The sentence in question is the following:

El gobernador le extendió el perdón al prisionero.

The word 'le' seems redundant to me. I know it means (to) him. Is not the object specified directly (al prisionero)? Will the sentence be still correct if we remove 'le'?

  • You are right, le here is wrong since the indirect object is also stated in the sentence. Some good readings on how this could be valid: Duplicación de los complementos directo e indirecto, Reduplicación del complemento en posición preverbal and from RAE: Pronombres personales átonos. – fedorqui 'SO stop harming' Oct 29 '16 at 22:35
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    @fedorqui it's not 'wrong', it's optional. And it's usual to include it in oral speech. See 5.2.a in the RAE article you linked. – rsanchez Oct 30 '16 at 13:41
  • I know it's not directly related to the question, but I've never heard the verb "extender" in that context. It's true that a possible meaning of that verb is to write down something official, but one do not write the "perdón"(don't know how to say it in english in this context, forgiveness?), one do write the document where the "forgiveness" is officially reflected. So if I want to use the verb "extender" I'd use "certificado de perdón" or whatever the legal name of that document, in other case I wouldn't use that verb, for example: "El gobernador dió el perdón" or "El gobernador perdonó". – Nox Oct 30 '16 at 16:10
  • @Nox perdon = pardon in English – mdewey Oct 30 '16 at 17:46
  • @rsanchez very good catch! Thanks. To me it did sound a bit bad and I did not read all the article throughly enough to find this case. – fedorqui 'SO stop harming' Oct 30 '16 at 18:38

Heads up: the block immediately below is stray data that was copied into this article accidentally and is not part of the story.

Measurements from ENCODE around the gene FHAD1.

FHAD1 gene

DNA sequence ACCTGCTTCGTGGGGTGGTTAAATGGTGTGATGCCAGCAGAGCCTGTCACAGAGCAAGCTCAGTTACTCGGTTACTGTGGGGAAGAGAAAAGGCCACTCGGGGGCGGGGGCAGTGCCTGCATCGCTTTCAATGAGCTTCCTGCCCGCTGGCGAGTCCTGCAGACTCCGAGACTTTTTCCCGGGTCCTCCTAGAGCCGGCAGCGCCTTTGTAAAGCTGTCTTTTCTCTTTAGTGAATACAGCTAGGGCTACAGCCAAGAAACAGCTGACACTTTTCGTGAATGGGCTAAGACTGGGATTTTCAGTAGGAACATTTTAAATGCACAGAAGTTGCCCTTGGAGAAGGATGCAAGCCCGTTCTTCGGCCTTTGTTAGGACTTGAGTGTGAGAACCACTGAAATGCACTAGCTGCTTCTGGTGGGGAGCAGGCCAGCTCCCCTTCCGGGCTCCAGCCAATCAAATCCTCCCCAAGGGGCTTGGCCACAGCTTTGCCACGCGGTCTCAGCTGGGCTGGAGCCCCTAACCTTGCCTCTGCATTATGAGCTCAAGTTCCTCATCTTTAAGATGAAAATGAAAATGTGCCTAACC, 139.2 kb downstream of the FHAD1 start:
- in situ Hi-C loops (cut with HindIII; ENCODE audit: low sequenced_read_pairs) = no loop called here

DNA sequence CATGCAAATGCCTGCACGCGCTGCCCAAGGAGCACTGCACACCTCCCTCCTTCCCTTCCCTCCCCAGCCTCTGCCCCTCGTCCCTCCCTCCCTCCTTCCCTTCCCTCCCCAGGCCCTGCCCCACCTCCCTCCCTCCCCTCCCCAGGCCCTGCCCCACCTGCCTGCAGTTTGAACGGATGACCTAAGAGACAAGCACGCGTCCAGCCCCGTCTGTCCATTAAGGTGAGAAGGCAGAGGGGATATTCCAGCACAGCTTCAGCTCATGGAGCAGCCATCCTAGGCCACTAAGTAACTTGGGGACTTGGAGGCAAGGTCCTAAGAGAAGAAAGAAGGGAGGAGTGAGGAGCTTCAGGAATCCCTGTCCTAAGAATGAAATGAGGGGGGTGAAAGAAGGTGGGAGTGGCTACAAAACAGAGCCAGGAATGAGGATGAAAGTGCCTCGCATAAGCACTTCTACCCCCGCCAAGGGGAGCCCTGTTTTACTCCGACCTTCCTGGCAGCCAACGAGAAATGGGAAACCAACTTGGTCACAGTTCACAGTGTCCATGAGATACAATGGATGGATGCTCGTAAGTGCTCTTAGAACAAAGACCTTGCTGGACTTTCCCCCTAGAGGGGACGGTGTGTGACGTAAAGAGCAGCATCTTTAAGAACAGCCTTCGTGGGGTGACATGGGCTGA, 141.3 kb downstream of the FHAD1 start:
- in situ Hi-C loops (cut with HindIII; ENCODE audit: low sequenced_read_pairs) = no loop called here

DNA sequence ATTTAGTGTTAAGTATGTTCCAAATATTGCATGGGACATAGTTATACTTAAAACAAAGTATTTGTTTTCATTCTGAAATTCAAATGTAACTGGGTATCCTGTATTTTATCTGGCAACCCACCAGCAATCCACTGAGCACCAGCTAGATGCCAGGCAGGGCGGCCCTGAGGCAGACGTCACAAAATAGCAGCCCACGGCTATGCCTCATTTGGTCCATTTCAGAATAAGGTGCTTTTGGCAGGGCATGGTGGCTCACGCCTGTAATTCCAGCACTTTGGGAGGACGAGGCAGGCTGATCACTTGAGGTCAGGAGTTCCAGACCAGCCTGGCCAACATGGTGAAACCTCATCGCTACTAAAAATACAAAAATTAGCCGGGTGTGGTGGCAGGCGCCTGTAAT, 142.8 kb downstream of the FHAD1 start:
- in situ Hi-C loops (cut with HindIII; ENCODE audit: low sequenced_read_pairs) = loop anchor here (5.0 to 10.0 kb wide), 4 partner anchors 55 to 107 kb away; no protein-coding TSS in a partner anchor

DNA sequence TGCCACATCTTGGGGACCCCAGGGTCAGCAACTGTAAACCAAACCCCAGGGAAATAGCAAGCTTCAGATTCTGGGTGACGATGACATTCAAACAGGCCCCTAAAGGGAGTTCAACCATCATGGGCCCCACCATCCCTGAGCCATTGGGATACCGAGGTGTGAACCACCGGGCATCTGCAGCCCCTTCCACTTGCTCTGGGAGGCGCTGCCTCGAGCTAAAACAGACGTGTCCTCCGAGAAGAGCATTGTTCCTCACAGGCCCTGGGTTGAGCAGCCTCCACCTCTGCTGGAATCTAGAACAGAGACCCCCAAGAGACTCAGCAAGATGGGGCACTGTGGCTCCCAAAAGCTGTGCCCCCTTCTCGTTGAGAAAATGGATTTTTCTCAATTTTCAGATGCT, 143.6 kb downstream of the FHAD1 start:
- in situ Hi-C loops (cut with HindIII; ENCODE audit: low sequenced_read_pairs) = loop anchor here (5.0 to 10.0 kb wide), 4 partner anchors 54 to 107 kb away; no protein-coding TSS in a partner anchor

Greatings from Spain, Fire758.

If 'le' is redundant or not depends on the context. In formal registry, we told

El gobernador extendió el perdón al prisionero.

Because we don't want to emphasize the figure who performs the verbal action. If you want to emphasize the person, you can use 'le'.

Have a good day!

| improve this answer | |
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    In other words, the redundance is not necessarily wrong. – Rafael Oct 30 '16 at 16:45
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    Note that the le is optional if and only if the explicit object (prisioneto) is not a personal pronoun. If it is, the duplication is mandatory (le extendió ... a él or me extendió ... a mí). In such a case, the optional element is the explicit reference (you can say me extendió or me extendió a mí but not extendió a mí) – user0721090601 Oct 31 '16 at 1:53
  • Muchas gracias por tu ayuda :))) I am still a novice so I am not very good at catching such subtleties – Fire758 Oct 31 '16 at 22:09
  • @guifa - Would you write an answer when you have a chance, or propose a duplicate? – aparente001 Jun 11 '18 at 15:30

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